Absolutely. You’ve seen the Cox, you know, some of the different studies that are going on people, it’s all about kind of the, the early adopters sort of to that concept. And now more and more are definitely willing to do all the studies that we’re seeing, the majority of people are willing to do the financing and purchasing online now isn’t happening, I just saw a study that said 50% Of all the cars sold last year, were in person 43%, were a combination of in person and online, and only 7% were 100% online, of buying a car. But all of those numbers are continuing to get as far as what people are saying they’re gonna do in the future. They’re all saying they’d be willing to do more and more online. So I just think you’re gonna probably see a lot more test drive centers, I guess you could say, and then get in the car buy line, especially all of these EVs. That’s pretty much how they’re all kind of growing up right now.

Vince: [35:55]
Nobody last question 2023, there was a lot of discussion about this NCUA financial innovation rule. And it expanded the way CUSOs could get into the business of lending. And it allowed them to take out warehouse lines and expand it beyond I thought that it used to be student loans and credit cards, but auto, what impact does it have on origins and your credit union members that own you,

Tony: [36:19]
that’s what allowed us to do that FYI connect, we couldn’t have done it without that change in the role.

Vince: [36:23]
So that allowed you to become a finance company.

Tony: [36:27]
That allowed us to become a finance company that also allowed us to do what we’re doing with Tesla right now, because we are doing whole load sales to credit unions. And there’s other pieces of this dissipation also fits in there too. And some of the things that were modernized in this regulation, and they really needed to do it so that some of these new ways of financing cars could be done. And we didn’t have to become a lender that services these things we really didn’t, you know, and that’s in the whole discussion with NCUA, we had to agree that that was not our intention. And it isn’t, we wanted to actually try to get the loans and get them more credits right away. So hold on sales is a big piece of that modernization, too. So they had a limit on how much they could do now, they’re now it’s kind of much more of a, an easier way to do many more of those and just don’t these set limits that they had on it?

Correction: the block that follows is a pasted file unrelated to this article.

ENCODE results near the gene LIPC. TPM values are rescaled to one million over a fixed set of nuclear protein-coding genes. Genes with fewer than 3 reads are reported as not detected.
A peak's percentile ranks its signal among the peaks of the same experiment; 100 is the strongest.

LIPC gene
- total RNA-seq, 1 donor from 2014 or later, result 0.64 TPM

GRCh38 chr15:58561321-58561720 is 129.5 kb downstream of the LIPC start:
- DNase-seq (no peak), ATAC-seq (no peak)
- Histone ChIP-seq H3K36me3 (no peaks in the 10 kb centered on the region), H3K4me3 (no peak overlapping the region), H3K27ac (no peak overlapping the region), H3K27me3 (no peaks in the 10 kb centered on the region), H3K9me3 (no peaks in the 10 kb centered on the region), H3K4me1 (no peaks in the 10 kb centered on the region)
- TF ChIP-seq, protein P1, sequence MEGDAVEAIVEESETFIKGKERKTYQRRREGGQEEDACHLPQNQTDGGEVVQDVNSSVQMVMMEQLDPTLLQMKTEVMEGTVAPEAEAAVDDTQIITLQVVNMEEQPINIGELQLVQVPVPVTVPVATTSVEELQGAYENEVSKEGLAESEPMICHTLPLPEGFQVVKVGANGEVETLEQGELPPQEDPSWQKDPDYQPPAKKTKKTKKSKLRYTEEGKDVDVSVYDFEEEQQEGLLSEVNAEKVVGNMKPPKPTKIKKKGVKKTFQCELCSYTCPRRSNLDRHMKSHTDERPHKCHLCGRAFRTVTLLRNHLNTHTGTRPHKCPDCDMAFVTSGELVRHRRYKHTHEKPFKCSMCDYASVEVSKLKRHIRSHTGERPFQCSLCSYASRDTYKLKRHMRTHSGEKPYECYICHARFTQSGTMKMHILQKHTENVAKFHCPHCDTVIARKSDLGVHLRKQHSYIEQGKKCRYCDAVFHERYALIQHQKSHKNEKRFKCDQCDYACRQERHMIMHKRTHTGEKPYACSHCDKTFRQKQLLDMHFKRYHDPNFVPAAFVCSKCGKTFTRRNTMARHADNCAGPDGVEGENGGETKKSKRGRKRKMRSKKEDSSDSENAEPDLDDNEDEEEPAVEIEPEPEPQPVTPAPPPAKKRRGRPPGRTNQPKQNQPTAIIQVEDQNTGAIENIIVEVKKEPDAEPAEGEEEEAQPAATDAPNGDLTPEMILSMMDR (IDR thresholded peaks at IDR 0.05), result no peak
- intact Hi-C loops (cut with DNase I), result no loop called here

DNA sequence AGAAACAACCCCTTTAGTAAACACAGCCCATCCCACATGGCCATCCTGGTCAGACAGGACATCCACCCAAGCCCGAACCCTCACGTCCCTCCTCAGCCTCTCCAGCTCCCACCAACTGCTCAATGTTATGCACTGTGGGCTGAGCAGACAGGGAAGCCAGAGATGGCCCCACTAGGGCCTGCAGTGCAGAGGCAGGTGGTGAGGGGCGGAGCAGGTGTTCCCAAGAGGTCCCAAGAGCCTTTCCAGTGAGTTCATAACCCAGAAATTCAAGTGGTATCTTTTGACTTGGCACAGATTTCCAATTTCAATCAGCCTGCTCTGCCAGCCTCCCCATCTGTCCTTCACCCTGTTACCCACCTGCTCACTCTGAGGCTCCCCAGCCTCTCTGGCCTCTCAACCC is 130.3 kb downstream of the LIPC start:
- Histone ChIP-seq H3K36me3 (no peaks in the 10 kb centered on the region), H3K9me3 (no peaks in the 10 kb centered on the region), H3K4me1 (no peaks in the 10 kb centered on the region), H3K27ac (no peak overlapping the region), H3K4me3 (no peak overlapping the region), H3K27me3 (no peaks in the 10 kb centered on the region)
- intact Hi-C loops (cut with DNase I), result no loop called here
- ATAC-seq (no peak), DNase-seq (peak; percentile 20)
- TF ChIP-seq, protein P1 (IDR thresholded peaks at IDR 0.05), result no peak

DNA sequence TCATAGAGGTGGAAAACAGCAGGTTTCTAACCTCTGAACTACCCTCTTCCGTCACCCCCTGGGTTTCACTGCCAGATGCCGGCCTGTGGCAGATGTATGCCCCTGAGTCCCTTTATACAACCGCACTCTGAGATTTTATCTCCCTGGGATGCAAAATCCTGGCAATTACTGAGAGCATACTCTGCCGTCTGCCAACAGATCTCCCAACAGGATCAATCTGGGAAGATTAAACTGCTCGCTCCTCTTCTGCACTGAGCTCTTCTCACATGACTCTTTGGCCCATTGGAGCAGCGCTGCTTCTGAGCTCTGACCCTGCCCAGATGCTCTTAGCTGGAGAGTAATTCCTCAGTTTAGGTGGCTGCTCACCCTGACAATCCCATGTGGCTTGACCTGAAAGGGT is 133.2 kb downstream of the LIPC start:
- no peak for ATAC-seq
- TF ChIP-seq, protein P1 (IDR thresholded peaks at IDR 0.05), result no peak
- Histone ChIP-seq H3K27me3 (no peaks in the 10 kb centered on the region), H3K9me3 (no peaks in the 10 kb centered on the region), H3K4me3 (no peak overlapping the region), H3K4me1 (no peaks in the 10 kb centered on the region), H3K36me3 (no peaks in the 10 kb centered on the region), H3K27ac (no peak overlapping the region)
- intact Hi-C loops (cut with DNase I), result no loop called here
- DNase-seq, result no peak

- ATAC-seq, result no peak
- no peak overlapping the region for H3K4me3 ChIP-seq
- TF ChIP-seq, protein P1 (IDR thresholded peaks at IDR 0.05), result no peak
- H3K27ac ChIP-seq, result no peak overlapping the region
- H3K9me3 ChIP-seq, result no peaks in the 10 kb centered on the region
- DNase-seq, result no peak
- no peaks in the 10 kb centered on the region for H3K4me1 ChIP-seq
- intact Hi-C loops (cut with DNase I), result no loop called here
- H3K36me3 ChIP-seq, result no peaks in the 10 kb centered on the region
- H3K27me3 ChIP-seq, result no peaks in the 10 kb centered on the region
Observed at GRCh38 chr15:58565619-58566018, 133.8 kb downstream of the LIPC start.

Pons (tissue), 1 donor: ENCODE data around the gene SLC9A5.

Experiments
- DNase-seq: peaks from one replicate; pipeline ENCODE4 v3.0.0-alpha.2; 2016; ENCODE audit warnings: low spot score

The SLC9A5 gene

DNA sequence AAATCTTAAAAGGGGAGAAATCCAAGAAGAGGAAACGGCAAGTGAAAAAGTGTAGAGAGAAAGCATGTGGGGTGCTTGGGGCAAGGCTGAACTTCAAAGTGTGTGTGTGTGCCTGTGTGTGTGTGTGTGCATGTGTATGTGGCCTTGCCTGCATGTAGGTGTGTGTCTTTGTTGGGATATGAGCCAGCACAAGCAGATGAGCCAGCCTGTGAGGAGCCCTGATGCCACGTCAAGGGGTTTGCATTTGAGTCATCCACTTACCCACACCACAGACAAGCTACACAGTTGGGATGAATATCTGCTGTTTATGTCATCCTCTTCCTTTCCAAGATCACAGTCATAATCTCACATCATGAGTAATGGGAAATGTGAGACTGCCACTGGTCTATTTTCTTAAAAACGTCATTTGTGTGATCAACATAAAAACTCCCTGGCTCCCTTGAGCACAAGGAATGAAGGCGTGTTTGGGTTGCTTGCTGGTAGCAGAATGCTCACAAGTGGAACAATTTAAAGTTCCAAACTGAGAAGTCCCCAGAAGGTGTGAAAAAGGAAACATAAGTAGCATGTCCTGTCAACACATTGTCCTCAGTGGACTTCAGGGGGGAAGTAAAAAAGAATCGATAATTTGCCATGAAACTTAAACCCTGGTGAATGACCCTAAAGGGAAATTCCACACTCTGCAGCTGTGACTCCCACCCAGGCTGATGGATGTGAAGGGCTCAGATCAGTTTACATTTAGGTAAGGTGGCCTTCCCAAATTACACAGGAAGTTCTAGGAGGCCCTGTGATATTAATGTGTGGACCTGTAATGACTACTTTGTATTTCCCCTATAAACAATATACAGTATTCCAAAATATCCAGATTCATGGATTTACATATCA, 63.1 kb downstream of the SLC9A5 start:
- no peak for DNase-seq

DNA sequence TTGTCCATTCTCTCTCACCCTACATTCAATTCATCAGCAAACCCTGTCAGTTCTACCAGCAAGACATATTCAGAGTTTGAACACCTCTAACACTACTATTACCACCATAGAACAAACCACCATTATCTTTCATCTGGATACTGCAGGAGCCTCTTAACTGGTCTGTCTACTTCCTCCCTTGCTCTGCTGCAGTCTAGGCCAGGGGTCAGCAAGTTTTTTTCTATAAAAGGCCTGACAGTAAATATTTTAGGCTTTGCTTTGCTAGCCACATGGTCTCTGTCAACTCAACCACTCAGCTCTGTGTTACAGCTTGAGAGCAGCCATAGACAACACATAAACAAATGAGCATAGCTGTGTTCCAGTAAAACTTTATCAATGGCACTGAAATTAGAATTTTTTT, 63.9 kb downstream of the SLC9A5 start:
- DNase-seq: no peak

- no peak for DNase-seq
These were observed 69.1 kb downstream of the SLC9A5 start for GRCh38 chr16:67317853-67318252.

Vince: [37:16]
Do you maintain a warehouse line to do this or not? You just fund directly?

Tony: [37:20]
No need to it’s all forward flow? It’s all forward flow for our credit unions. Yep. I think that’s a good model that will help credit unions make loans. I think it’s hopefully NCUA feels like it’s a good idea that they made that change, because if they couldn’t, they didn’t do it, we wouldn’t have been able to do what we’re doing.

Vince: [37:34]
Well, before we go prediction, so COC says we’re going back to normal, we know we’ve got liquidity issues. Give us the prediction, Tony, what’s it going to look like?

Tony: [37:43]